Blood Transfusions More Than Doubled Since 1997

Article ID: 556621

Released: 24-Sep-2009 12:20 PM EDT

Source Newsroom: Agency for Healthcare Research and Quality (AHRQ)

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Newswise — The number of hospital stays for patients who received blood transfusions increased by 140 percent (from 1.1 million to nearly 2.7 million) between 1997 and 2007, representing the largest increase in procedures over the 11-year period not involving pregnancy or childbirth, according to the latest News and Numbers from the Agency for Healthcare Research and Quality.

Patients need blood transfusions because of sudden loss of blood from injuries, low red blood cell count before, during or after surgery, cancer, or moderate to severe anemia.

The federal agency found that other procedures not related to pregnancy or childbirth that increased significantly during the period included:

• Knee surgeries – up 86 percent increase, from 329, 000 to 611,000 stays. • Hemodialysis for people with poor kidney functioning or end-stage renal disease – up 66 percent, from 473,000 stays to 786,000 stays. • Respiratory intubation and mechanical ventilation for people with respiratory failure – up 48 percent, from 919,000 stays to 1.4 million stays. • Percutaneous transluminal coronary angioplasty (PTCA), a procedure to open blocked arteries in the heart – up 24 percent, from 581,000 stays to 722,000 stays.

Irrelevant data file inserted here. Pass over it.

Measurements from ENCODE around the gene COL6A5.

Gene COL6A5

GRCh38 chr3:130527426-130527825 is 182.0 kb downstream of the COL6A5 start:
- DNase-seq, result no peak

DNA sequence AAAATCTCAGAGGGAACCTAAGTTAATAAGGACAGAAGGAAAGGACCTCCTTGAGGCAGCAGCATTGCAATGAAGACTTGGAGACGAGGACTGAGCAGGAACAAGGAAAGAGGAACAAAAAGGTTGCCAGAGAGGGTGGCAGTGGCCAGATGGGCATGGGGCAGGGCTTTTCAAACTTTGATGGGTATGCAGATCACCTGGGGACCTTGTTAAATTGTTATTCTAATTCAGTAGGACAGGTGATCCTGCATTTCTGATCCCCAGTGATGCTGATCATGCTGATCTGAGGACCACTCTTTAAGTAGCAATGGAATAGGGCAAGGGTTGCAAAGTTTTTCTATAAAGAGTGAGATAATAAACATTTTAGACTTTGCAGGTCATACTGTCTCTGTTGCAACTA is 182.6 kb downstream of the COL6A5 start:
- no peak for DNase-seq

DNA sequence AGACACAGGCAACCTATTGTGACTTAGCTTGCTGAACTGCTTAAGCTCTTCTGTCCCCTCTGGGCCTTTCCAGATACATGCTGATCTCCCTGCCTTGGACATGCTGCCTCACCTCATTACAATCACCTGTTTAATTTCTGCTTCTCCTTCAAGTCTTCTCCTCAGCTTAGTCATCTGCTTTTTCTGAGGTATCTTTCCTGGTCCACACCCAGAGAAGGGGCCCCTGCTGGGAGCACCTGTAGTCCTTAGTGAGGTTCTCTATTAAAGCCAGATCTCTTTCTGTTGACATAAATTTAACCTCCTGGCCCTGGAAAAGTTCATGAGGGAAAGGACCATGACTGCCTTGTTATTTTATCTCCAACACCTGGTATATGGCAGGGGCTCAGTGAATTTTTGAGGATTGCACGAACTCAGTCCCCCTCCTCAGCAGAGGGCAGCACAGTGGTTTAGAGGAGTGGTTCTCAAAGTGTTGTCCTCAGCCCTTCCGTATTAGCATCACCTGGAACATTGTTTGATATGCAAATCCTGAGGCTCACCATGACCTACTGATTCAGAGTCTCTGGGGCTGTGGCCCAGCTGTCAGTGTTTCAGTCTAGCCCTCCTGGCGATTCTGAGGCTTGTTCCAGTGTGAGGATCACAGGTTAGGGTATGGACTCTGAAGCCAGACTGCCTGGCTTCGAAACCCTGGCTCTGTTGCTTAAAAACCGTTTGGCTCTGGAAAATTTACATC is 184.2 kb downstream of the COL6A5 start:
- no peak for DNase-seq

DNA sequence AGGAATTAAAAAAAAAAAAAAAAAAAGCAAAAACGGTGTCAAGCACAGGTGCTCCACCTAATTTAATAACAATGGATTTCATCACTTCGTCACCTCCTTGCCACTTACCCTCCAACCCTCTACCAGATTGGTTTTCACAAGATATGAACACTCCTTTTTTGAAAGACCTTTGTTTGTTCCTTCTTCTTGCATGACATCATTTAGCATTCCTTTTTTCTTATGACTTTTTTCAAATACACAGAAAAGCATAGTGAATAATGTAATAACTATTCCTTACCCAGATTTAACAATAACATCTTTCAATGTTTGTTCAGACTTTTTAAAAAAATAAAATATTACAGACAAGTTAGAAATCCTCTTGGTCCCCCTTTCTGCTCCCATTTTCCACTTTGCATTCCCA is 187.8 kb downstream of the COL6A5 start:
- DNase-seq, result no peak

This AHRQ News and Numbers summary is based on data from page 30 in HCUP Facts and Figures 2007 (, which provides highlights of the latest data from the 2007 Nationwide Inpatient Sample, a part of AHRQ's Healthcare Cost and Utilization Project. The report provides data on leading reasons for hospitalization, such as arthritis, asthma, childbirth, cancer, diabetes, depression, and heart conditions, on procedures performed on hospital patients, and on related topics.


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